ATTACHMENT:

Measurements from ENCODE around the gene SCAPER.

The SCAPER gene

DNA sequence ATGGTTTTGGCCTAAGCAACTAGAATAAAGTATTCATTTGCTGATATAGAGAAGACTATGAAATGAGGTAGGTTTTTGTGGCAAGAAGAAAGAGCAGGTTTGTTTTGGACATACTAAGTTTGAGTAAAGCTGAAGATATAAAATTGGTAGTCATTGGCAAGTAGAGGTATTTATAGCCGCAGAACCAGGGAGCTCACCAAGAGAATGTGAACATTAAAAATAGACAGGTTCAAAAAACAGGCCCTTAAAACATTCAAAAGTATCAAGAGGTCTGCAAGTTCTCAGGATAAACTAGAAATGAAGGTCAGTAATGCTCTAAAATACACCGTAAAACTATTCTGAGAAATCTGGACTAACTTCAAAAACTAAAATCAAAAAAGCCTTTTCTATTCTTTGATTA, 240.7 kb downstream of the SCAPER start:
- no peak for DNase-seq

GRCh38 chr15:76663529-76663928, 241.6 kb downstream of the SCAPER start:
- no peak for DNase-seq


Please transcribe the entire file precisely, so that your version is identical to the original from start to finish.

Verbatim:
Measurements from ENCODE around the gene SCAPER.

The SCAPER gene

DNA sequence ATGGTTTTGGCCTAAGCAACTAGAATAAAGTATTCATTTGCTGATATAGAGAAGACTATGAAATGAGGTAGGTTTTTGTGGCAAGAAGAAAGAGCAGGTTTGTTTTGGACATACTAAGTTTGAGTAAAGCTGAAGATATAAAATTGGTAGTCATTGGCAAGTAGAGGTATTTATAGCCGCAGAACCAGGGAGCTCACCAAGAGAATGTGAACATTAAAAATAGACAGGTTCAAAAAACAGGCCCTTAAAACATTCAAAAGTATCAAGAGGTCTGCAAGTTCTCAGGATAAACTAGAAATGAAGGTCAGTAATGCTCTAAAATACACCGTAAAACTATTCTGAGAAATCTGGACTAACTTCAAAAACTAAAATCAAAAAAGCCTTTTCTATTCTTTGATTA, 240.7 kb downstream of the SCAPER start:
- no peak for DNase-seq

GRCh38 chr15:76663529-76663928, 241.6 kb downstream of the SCAPER start:
- no peak for DNase-seq